The further we went, the more anxious I became. We had been hiking up for this mountain face a while, the pace slowing as the incline became steeper. We began to occasionally find trickles of water creating icy rocks, here in the shadow of the peak almost a mile and a half above sea level.
When we’d made the decision to start up the slope, our goal had been to reach the pass so we could get a view of the other side. But as we got nearer the top, the slower our progress. Fellow trail users who’d been here before would proclaim, “This is the worst of it. Not far now!” Yet another section would come, even steeper or more technical or coated in water, liquid or ice. And still the peak loomed above us.
Eventually we decided that, as the saying goes, “Discretion is the better part of valor.” We were already exhausted. Though we could see the top, we couldn’t see the end. And we still had to retrace our steps before darkness fell. So we turned back without reaching the pass. We had “failed”.
It wasn’t all for naught though. We had managed to ascend far enough to be rewarded with an amazing panoramic view of the lake and mountains below.
We set our sights on pinnacles. There are promises—spoken and unspoken—of renumeration, perhaps power and influence, awe. But if we’re honest with ourselves, how much of the draw is in the challenge itself? In being able to say, “I did this,” and knowing that some small number of people (relatively speaking) have been here?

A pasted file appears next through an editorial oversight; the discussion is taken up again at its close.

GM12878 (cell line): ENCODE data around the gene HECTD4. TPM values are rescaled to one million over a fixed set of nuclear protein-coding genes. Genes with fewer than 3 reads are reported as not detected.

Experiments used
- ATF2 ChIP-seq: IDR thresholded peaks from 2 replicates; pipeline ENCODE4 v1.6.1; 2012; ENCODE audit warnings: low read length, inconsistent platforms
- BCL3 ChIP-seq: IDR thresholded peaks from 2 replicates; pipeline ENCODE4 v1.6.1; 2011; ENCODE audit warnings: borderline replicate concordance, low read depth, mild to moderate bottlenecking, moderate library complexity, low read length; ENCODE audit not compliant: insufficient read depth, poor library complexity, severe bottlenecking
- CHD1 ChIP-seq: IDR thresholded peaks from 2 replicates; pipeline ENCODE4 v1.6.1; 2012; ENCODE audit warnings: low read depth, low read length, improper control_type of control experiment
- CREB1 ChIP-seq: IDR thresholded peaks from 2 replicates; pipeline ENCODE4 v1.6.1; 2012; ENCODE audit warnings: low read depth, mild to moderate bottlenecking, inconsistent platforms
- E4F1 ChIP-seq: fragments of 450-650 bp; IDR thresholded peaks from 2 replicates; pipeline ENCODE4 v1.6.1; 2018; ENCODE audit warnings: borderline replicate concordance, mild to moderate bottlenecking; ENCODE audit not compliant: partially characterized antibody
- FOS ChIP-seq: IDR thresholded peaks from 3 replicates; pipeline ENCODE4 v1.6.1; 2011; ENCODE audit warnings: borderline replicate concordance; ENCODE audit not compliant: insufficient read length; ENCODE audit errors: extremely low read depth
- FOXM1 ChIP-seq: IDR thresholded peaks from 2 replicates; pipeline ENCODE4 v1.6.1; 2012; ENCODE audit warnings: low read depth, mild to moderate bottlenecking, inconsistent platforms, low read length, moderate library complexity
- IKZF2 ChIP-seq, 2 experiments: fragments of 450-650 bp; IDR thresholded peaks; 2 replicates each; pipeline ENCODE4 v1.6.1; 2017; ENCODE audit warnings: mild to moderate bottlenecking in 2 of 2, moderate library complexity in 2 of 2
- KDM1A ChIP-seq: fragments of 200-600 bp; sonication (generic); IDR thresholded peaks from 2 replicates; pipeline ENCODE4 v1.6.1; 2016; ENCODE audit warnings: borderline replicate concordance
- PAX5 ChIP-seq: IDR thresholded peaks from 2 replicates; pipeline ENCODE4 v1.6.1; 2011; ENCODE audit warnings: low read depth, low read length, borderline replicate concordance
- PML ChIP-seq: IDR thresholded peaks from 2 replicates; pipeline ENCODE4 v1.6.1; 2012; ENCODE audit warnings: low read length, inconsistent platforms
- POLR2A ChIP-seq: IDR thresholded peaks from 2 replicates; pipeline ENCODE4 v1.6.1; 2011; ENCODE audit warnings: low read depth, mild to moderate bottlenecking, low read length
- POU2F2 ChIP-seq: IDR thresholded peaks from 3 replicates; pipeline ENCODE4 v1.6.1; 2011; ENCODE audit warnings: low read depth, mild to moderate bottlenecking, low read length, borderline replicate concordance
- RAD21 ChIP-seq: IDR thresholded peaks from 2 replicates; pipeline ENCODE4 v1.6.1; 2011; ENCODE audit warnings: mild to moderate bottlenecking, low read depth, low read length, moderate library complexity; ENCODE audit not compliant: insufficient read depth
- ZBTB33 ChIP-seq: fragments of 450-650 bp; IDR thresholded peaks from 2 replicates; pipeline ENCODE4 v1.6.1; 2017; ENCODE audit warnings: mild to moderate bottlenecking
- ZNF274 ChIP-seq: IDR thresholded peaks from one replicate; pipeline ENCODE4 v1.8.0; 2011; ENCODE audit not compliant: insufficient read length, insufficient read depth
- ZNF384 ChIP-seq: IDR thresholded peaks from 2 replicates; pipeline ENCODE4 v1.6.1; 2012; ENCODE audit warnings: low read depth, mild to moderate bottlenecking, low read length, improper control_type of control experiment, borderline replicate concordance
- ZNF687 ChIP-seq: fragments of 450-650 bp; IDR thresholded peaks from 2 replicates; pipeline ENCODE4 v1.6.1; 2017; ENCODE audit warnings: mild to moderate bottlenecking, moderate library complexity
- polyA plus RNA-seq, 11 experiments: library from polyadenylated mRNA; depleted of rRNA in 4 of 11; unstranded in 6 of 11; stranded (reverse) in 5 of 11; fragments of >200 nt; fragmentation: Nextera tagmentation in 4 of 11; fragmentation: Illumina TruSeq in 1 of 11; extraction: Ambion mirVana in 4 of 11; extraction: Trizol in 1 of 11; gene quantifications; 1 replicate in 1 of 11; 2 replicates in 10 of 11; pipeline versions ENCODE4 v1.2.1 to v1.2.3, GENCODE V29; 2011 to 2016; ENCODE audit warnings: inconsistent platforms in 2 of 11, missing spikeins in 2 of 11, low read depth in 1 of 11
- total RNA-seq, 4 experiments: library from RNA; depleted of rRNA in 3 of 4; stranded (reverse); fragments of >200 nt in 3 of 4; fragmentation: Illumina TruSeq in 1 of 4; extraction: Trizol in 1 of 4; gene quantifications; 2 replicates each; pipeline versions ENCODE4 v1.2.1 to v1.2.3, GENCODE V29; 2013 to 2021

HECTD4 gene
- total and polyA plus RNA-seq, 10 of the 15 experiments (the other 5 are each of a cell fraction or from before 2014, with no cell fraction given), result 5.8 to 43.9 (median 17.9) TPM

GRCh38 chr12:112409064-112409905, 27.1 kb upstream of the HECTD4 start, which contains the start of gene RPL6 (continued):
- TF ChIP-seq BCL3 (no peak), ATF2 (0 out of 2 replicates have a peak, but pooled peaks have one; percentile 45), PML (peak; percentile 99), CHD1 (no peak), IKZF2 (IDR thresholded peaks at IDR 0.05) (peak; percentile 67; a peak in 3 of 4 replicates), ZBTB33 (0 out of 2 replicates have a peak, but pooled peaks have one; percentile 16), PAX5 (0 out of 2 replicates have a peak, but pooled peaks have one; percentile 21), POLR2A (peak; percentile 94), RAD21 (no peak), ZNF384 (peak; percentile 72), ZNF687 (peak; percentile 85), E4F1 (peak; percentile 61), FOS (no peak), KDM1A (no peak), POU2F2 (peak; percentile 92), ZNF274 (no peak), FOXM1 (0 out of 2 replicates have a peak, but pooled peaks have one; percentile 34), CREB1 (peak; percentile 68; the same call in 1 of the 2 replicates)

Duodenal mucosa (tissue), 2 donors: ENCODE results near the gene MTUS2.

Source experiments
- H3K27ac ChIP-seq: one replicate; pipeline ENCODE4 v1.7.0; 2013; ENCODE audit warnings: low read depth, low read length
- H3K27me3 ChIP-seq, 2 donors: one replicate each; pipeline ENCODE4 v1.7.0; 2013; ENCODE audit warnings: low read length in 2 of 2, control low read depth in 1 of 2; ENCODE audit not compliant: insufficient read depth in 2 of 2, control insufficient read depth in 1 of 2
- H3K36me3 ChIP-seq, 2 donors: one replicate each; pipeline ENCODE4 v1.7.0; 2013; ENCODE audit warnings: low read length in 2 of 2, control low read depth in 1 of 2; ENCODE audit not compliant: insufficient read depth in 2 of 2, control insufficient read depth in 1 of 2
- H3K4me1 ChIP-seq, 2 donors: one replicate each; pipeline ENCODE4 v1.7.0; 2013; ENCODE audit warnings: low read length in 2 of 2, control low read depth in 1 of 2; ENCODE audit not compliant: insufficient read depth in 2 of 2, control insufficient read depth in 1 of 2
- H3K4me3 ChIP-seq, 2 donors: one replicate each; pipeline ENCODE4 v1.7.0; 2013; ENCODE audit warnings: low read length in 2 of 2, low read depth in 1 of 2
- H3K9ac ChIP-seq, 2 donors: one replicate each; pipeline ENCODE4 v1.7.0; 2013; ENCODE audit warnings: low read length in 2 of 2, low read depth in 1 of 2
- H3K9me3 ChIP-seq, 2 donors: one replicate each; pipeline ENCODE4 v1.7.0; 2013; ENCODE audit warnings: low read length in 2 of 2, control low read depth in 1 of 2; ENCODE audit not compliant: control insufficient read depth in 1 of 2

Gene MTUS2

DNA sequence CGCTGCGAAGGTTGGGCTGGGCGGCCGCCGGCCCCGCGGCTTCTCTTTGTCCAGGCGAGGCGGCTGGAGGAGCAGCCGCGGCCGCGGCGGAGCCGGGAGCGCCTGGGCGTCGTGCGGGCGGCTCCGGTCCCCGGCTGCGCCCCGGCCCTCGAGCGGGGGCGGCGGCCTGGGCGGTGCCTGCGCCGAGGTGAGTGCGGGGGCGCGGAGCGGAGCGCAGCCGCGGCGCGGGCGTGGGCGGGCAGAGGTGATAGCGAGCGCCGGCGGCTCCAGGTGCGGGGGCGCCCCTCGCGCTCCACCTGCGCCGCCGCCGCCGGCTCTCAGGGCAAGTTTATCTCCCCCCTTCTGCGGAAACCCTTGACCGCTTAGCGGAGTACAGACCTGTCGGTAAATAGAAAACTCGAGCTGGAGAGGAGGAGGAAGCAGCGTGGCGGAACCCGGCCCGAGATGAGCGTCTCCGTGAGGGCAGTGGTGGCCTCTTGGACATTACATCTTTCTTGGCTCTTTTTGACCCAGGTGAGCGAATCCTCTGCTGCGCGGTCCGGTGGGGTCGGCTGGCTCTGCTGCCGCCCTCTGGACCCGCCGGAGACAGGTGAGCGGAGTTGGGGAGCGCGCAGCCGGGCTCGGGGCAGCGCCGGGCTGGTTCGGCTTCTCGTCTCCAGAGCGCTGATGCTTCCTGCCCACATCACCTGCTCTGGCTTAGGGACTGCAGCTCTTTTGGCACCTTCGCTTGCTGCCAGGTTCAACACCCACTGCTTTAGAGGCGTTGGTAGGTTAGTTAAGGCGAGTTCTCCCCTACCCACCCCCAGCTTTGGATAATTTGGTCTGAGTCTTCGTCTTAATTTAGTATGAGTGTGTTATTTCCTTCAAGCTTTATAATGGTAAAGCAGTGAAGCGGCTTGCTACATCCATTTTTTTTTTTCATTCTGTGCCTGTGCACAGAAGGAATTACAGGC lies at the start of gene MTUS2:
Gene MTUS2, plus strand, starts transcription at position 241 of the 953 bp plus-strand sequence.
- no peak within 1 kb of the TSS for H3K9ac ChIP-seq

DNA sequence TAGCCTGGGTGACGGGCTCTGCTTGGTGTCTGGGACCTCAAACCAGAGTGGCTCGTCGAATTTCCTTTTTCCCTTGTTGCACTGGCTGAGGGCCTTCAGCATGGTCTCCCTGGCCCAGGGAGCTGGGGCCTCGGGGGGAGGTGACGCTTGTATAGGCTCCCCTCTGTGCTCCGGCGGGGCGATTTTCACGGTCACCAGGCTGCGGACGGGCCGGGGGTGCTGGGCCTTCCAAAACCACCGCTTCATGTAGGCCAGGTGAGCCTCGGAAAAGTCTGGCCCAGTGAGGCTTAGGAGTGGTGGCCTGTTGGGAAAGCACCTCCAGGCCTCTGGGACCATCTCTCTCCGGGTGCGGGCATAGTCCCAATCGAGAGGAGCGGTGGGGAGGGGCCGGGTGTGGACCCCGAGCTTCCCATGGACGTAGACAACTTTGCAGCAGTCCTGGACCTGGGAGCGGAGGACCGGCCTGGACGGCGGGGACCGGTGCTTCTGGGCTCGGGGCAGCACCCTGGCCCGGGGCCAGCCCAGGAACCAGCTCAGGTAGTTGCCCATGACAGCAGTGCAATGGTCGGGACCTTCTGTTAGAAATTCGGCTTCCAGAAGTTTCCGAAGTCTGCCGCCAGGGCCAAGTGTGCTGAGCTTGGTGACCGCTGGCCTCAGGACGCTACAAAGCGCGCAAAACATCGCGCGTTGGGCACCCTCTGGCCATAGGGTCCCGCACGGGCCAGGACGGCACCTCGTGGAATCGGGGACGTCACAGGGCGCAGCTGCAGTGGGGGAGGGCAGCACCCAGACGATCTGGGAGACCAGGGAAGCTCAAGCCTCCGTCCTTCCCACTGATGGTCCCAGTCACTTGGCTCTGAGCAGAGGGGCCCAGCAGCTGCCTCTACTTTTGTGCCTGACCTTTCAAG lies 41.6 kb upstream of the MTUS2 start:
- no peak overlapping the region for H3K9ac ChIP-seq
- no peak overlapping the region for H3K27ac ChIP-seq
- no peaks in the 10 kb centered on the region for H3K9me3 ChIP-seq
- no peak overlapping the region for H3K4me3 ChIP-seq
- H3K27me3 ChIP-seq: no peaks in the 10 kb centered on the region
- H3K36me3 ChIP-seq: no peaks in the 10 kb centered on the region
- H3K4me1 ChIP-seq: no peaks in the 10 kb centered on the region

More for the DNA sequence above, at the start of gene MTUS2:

In youth (and even later, maybe even our lifetime), we tend to focus on completion. It is, of course, a critical component of being… done and accomplishing something in this world.
At some point though, we will fall short of the target we set ourselves. We willingly take on, what is at least for ourselves, an audacious goal and find that we just don’t have what we need to see it through to its finish.
At least not today.
But the attempt is not fruitless. At least it doesn’t have to be. We learn something when we fail. We take away a better understanding of what we need to finish so that, maybe, we can come back and try it again. We discover what our limits are at this point and in this part of our lives. We grow strength, knowledge, and skills from the effort itself, which will serve us in what we do tomorrow or next month or even in years to come—if we choose to build on the gains of today.
If you like the photos in this week’s posts and/or are interested in topics like running, trails in the Pacific Northwest, or a couple deciding to take on an ultramarathon, check out the other blog I contribute to: Boundary Conditions.